El Profugo | The Intruder (2020) *** Berlinale 2020

February 21st, 2020
Author: Meredith Taylor

Dir. Natalia Meta | Cast: Érica Rivas, Nahuel Pérez Biscayart, Daniel Hendler, Cecilia Roth, Guillermo Arengo, Agustín Rittano, Mirta Busnelli Argentina/Mexico |94′

 

The Intruder is Argentina’s equivalent to Berberian Sound Studio. But while wacky and wildly entertaining in its own original way, Natalia Meta’s Golden Bear hopeful doesn’t come together with quite the same success as Peter Strickland’s 2012 cult classic giallo. This is more of a comedy giallo thriller. Tonally it’s all over the place, but full of interesting ideas.

There is certainly a compulsiveness about this second film from Natalia Meta, who delighted us with her detective thriller Death in Buenos Aires back in 2014. Based on C E Feiling’s novel of the same name, the main character Ines (Erica Rivas from Wild Tales) is clearly going through an existential crisis, unable to pin down a health concern that may or may not be psychosomatic. But it starts after her annoying boyfriend Leopaldo (Daniel Handler) jumps off their hotel balcony while the couple are enduring a not so successful romantic first mini-break in Mexico.

Ines is a VoiceOver artist who also sings in a classical choir. Scenes in the sound studio are occasionally nightmarish – as they were in Berberian – in contrast to those in Buenos Aires’ magnificent modern concert hall which provides a sense of spacious stability, or so it seems at first. But soon Ines’ dreams are taking over, and buzzing and crackling intervene during her voiceovers in the studio. Where is it coming from: an intruder, or her own mind? Strange snake-like objects writhe through her bed at night. Is this penis envy, or is she just desperate for sex? Both seem possible reasons for her mental meltdown, and they constantly play on our own subconscious while watching this weird film. And don’t feel you’re patronising the intelligent heroine by tittering, because this is after all Meta’s intention. A dark vein of humour runs through the narrative, but it gradually turns to tension when Ines gets more and more traumatised by her mysterious malady de coeur. A visit from her surgically enhanced mother (a superb Cecilia Roth) is also a big stress factor, adding a telenovela-ish vibe to proceedings. Is this woman in competition with her daughter, or just seriously devoid of anything better to do than rummage through her draws.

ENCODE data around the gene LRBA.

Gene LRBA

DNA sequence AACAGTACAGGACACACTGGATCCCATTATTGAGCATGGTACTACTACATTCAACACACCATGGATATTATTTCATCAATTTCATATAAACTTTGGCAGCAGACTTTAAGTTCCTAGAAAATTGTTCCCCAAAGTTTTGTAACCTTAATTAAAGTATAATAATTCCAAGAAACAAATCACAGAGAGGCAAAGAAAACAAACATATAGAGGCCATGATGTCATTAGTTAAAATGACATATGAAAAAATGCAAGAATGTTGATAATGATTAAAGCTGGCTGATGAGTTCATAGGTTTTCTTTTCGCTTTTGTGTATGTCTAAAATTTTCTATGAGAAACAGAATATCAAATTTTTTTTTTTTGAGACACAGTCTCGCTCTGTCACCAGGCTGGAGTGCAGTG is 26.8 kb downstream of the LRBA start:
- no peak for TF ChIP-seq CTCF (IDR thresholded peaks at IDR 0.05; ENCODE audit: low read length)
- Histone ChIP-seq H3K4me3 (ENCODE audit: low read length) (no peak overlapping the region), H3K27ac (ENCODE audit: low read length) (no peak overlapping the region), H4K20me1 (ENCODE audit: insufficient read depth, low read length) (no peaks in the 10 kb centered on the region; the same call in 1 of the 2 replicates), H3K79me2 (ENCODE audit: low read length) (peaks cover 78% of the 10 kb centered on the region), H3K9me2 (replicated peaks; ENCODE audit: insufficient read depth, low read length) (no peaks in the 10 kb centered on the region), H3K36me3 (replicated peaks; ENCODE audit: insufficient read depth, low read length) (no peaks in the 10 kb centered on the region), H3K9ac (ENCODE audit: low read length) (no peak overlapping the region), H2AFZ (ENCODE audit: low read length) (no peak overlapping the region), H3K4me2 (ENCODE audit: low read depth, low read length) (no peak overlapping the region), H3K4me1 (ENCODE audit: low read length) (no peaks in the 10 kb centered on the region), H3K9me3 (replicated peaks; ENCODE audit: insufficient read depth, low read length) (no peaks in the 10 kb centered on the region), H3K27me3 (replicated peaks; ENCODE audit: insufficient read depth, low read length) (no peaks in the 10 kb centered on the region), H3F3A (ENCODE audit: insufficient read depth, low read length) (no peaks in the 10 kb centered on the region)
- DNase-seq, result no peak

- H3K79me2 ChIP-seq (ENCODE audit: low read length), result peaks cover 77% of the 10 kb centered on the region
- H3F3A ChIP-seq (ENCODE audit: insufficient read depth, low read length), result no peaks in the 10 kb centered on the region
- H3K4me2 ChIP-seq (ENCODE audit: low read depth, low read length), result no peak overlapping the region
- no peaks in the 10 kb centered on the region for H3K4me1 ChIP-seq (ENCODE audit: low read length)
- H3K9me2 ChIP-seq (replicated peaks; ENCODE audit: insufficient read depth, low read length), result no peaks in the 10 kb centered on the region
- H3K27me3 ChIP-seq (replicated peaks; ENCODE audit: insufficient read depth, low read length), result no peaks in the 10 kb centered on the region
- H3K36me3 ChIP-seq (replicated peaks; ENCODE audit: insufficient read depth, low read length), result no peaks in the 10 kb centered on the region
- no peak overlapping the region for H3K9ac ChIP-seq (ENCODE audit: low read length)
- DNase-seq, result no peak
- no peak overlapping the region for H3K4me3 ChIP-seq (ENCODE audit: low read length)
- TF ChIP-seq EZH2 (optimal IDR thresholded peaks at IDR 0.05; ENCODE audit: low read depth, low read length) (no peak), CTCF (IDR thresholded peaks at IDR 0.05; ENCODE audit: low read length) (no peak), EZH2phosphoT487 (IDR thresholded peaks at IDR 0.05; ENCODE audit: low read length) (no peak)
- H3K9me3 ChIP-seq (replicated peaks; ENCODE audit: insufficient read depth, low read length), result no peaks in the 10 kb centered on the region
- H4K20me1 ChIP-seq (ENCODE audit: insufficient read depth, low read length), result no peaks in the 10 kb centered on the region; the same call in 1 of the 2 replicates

Meanwhile back at the concert hall, the re-tuning of the large organ starts to dominate the girls’ rehearsals (more Freudian overtones) and soon reality and delusion start to melt into one, luring us on and on in a frenzy of expectation and frustration. Medical tests are inconclusive and even magnetic tests show that Ines’ body is emitting a high level of magnetism. When Ines finally meets meets the illusive organ tuner Alberto (Nahuel Perez Biscayart of 120 BPM fame) during a tango soiree she is smitten. But the mesmerising blue-eyed boy is rather enigmatic, although clearly keen to pursue her romantically – so should she just lie back and think of Argentina?.

A powerfully sinister soundscape is one of the overriding impressions of the quirky curio, which feels rather old-fashioned visually, tying in with its giallo undertones. So go with the flow if can and suspend your disbelief, The Intruder is certainly a compelling way to spend an hour and a half. MT

BERLINALE FILM FESTIVAL | 20 February to 1 March 2020 

 

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